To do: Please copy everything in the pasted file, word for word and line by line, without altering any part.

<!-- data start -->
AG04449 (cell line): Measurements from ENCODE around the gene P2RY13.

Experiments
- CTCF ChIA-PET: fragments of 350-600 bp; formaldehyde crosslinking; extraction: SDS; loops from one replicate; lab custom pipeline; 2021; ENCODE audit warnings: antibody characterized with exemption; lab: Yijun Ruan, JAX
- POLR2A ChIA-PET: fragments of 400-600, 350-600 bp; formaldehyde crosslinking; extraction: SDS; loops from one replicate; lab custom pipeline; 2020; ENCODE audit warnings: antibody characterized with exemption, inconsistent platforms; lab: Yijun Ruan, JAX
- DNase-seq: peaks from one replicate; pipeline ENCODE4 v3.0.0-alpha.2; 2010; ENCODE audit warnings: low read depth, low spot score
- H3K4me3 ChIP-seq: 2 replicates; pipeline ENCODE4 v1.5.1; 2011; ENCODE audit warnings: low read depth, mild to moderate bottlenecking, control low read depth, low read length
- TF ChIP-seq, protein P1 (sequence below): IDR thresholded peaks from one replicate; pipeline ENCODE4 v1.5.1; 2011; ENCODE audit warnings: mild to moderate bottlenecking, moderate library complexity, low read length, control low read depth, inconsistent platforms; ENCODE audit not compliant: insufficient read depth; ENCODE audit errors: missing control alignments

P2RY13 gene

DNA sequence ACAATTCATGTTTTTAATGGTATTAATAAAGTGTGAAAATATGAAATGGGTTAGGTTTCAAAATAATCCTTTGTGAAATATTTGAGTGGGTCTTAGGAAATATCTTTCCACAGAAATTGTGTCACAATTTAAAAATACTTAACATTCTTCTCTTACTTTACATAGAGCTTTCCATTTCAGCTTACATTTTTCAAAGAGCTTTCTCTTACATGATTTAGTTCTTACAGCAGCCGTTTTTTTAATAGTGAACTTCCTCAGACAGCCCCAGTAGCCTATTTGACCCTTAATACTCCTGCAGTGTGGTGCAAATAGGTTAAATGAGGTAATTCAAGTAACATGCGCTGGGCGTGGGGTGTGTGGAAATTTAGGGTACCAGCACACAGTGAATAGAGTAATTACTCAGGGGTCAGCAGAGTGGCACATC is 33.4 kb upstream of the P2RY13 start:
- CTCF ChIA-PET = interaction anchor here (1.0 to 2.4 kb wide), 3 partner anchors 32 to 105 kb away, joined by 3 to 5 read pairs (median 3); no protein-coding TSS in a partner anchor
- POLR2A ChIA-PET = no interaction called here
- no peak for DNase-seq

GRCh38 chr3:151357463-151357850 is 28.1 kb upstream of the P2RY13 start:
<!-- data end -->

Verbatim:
AG04449 (cell line): Measurements from ENCODE around the gene P2RY13.

Experiments
- CTCF ChIA-PET: fragments of 350-600 bp; formaldehyde crosslinking; extraction: SDS; loops from one replicate; lab custom pipeline; 2021; ENCODE audit warnings: antibody characterized with exemption; lab: Yijun Ruan, JAX
- POLR2A ChIA-PET: fragments of 400-600, 350-600 bp; formaldehyde crosslinking; extraction: SDS; loops from one replicate; lab custom pipeline; 2020; ENCODE audit warnings: antibody characterized with exemption, inconsistent platforms; lab: Yijun Ruan, JAX
- DNase-seq: peaks from one replicate; pipeline ENCODE4 v3.0.0-alpha.2; 2010; ENCODE audit warnings: low read depth, low spot score
- H3K4me3 ChIP-seq: 2 replicates; pipeline ENCODE4 v1.5.1; 2011; ENCODE audit warnings: low read depth, mild to moderate bottlenecking, control low read depth, low read length
- TF ChIP-seq, protein P1 (sequence below): IDR thresholded peaks from one replicate; pipeline ENCODE4 v1.5.1; 2011; ENCODE audit warnings: mild to moderate bottlenecking, moderate library complexity, low read length, control low read depth, inconsistent platforms; ENCODE audit not compliant: insufficient read depth; ENCODE audit errors: missing control alignments

P2RY13 gene

DNA sequence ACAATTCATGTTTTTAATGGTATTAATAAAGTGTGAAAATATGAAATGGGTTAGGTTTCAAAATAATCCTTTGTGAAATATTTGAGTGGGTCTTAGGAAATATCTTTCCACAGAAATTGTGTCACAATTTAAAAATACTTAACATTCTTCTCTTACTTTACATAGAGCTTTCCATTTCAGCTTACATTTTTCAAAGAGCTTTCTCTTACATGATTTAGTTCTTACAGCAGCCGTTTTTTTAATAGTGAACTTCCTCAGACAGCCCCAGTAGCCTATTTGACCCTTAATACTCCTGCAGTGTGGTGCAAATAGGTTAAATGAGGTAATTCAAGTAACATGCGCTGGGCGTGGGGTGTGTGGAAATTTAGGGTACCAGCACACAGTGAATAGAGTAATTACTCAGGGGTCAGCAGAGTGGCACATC is 33.4 kb upstream of the P2RY13 start:
- CTCF ChIA-PET = interaction anchor here (1.0 to 2.4 kb wide), 3 partner anchors 32 to 105 kb away, joined by 3 to 5 read pairs (median 3); no protein-coding TSS in a partner anchor
- POLR2A ChIA-PET = no interaction called here
- no peak for DNase-seq

GRCh38 chr3:151357463-151357850 is 28.1 kb upstream of the P2RY13 start: